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Impact of Christianity on Medieval Europe

The purpose of this essay is to discuss the impact of Christianity on Medieval Europe, roughly between the years 325 and 1300. The emphasis will be on Christianity as a form of social organization, rather than as a belief system, although Christian beliefs certainly informed European society.

Christianity as a social organization began to make a major impact on European society in 325, when the Emperor Constantine called a council meeting of Christian bishops, since the decisions made at the meeting for the first time had the force of law. The bishops began to exercise some governmental functions in overseeing their congregations. In about 500 the Emperor Theodosius made Christianity the only legal religion, and turned over the property of all other religious groups (except for the Jews) to the Christian church. At about this same time, the western half of the empire was taken over by the German-speaking Goths, Visigoths, and Vandals, and despite some later attempts by the Eastern Empire to reconquer it, remained effectively independent thereafter.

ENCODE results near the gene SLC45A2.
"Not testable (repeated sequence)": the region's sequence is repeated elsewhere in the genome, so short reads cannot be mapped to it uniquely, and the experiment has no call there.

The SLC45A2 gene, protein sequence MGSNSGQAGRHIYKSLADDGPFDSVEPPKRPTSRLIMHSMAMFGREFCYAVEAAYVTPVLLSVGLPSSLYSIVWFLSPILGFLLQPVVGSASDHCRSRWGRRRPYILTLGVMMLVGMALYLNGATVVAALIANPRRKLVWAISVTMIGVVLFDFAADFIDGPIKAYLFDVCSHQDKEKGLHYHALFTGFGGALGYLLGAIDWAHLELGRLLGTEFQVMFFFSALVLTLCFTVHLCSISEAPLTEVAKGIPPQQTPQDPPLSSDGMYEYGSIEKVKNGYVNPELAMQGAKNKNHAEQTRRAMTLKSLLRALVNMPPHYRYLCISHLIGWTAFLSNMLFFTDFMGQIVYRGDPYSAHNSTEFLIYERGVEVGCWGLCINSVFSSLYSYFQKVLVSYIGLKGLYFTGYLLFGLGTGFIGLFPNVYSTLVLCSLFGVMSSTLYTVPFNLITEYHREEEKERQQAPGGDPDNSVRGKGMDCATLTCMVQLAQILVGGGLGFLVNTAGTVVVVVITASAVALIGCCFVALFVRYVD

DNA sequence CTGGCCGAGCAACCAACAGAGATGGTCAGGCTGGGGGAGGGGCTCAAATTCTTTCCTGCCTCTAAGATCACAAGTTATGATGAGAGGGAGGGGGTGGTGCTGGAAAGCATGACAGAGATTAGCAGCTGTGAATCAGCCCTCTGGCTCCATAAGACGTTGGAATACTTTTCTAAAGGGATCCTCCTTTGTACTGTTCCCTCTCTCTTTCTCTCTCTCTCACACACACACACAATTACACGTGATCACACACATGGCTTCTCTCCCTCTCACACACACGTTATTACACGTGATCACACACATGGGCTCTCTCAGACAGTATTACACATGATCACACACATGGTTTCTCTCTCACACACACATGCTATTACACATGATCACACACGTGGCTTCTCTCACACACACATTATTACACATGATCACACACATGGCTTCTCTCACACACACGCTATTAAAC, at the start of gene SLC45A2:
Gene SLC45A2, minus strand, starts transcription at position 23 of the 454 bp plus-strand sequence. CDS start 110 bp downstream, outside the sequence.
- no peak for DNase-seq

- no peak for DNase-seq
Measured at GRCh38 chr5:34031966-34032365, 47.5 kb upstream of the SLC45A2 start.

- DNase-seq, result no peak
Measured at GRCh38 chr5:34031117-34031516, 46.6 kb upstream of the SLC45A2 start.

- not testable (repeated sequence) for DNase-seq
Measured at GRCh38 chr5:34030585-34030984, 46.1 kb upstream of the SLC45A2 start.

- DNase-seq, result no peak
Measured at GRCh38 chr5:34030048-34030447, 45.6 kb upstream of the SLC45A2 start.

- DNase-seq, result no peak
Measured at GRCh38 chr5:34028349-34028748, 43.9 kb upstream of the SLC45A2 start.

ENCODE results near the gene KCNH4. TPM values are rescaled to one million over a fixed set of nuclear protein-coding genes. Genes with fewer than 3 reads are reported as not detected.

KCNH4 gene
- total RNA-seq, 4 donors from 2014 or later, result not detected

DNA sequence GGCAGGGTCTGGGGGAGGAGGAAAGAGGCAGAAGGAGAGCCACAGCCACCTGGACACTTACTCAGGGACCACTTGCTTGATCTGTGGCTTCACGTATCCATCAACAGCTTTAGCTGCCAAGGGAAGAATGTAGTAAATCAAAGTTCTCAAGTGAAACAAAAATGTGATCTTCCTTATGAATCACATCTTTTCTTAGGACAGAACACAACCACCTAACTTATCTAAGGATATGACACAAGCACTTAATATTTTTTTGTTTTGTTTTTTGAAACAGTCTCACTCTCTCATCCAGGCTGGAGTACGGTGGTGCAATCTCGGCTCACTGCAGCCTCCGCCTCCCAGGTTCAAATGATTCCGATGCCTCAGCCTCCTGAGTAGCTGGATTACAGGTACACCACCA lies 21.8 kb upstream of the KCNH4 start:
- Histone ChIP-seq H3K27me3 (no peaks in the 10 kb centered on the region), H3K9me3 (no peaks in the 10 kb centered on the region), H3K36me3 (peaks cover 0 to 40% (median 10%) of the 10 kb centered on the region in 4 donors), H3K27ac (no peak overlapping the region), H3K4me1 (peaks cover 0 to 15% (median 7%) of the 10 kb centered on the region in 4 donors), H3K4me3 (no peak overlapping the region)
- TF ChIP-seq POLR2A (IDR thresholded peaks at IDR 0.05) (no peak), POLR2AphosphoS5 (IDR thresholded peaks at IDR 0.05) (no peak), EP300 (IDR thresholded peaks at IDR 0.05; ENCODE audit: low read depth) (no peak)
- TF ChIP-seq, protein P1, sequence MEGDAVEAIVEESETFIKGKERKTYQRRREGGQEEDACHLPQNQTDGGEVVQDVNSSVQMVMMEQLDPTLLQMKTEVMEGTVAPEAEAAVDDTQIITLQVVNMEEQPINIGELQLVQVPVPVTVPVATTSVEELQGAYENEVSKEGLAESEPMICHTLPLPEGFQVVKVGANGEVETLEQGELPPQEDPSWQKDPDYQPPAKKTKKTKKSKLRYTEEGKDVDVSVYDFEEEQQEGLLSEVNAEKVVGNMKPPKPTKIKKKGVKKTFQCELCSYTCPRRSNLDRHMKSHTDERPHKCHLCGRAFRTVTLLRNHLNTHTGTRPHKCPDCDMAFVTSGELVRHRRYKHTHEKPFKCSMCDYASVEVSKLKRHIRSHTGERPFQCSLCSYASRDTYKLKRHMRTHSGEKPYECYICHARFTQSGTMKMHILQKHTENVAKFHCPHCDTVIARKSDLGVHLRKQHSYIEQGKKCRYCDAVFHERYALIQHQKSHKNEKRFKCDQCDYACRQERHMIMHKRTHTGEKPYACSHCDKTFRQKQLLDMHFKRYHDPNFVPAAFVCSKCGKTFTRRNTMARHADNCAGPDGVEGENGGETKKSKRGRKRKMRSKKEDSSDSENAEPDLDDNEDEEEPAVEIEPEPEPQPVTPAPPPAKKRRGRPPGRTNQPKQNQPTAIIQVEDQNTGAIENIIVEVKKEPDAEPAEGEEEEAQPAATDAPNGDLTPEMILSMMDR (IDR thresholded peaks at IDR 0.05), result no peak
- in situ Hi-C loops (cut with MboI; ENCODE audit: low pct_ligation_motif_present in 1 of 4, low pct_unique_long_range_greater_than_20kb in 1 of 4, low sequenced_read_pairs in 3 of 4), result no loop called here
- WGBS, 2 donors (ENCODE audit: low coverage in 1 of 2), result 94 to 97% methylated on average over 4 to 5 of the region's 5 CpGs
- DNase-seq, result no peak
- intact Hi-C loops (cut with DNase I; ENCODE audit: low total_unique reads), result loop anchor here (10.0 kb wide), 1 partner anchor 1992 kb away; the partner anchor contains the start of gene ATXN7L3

Bishop Ambrose was able to assert independence of the Emperor in the east, and the Bishop of Rome remained the only Metropolitan bishop who was politically independent, and therefore came to be considered a resource for decisions about the welfare of the Christian church in general. The independence of the church meant that throughout the Middle Ages, Europe had in effect two parallel and independent governmental structures, the secular and the ecclesiastical, with different but complementary duties and privileges. As a result, Europe had a certain flexibility and resilience often lacking in monolithic systems. When one of the two systems happened not to be working well, the other could often take up the slack.

The Western church had an active missionary policy from the fourth century on, and gradually the peoples of Europe were baptized as Christians and even more gradually ...

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Impact of Christianity on Medieval Europe. (1969, December 31). In Retrieved 16:31, February 26, 2017, from